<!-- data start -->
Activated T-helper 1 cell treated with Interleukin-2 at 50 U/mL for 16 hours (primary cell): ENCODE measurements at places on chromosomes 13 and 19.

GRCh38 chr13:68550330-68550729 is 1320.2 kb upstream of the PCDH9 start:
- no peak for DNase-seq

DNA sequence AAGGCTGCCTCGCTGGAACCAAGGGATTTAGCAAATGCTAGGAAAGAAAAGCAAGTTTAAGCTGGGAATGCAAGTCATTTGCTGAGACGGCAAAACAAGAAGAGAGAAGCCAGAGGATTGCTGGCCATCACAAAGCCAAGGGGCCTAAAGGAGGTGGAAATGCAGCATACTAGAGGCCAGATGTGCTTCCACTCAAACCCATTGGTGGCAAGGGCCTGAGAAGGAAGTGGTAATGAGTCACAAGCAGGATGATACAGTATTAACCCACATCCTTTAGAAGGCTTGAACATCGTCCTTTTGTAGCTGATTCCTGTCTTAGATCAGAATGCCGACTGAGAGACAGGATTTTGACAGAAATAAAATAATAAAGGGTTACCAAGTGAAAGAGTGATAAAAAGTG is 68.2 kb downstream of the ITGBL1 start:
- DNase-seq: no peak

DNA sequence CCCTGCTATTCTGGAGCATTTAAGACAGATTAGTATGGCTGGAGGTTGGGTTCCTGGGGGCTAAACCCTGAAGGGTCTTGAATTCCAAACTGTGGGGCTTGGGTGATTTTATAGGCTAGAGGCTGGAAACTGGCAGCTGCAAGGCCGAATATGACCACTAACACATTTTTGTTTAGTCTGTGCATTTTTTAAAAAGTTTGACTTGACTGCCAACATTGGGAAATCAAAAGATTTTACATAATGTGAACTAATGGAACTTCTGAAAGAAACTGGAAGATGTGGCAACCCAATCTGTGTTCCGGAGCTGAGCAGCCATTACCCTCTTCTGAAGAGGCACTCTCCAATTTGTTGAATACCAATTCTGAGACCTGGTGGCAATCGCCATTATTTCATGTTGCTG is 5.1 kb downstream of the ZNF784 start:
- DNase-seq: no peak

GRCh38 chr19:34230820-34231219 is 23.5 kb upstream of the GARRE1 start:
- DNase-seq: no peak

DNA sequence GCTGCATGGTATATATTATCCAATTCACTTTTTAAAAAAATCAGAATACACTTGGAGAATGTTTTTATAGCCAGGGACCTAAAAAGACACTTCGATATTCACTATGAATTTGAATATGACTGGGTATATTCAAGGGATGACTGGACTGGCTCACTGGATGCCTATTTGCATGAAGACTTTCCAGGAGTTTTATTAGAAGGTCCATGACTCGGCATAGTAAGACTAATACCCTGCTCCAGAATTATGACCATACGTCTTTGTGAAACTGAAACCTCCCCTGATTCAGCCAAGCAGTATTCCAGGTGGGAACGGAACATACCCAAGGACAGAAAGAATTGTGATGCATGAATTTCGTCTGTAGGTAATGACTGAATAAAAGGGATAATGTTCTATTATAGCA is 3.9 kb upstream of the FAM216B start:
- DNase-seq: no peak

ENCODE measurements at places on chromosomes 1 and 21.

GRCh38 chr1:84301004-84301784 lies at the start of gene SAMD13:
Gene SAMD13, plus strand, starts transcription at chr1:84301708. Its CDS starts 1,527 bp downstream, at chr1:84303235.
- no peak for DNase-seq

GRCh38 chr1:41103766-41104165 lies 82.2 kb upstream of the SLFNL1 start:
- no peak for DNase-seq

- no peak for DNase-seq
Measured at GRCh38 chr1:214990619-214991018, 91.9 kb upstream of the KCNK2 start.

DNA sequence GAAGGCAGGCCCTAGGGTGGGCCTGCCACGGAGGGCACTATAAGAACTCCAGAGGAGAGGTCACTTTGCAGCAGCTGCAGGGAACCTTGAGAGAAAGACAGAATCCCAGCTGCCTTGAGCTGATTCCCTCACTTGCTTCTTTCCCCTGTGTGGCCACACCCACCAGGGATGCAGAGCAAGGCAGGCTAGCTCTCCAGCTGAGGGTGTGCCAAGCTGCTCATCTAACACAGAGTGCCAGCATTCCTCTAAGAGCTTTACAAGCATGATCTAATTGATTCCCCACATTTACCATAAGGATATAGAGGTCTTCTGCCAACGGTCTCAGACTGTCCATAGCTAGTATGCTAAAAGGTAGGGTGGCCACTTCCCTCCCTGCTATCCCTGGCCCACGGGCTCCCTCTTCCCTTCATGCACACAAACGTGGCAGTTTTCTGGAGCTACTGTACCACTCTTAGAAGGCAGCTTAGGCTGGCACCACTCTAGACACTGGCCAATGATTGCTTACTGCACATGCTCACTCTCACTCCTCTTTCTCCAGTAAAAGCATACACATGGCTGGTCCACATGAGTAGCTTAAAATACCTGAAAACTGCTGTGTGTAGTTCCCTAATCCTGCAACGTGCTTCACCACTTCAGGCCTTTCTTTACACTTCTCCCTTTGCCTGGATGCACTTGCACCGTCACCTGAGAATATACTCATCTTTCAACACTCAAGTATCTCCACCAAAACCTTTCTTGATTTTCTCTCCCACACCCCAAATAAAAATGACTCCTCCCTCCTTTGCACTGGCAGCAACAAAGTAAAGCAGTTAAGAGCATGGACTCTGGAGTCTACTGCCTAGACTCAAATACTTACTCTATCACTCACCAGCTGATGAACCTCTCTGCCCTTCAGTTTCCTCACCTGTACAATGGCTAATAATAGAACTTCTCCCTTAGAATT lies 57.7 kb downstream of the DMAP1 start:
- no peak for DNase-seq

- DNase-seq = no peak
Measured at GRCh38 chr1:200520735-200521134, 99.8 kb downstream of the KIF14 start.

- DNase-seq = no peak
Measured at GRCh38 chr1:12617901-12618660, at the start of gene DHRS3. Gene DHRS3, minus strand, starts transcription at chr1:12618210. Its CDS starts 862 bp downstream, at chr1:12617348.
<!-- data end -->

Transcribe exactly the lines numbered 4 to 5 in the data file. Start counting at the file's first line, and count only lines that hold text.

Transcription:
DNA sequence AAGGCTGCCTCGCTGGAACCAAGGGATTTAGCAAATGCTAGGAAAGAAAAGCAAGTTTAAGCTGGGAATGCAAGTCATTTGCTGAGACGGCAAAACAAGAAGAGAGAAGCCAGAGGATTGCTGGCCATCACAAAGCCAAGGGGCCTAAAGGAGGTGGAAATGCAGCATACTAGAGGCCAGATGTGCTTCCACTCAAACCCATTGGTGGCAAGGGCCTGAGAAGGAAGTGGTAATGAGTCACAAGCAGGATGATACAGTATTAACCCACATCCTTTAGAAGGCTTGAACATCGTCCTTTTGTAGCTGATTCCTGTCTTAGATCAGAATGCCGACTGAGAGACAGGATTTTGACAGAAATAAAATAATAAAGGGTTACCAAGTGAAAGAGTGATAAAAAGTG is 68.2 kb downstream of the ITGBL1 start:
- DNase-seq: no peak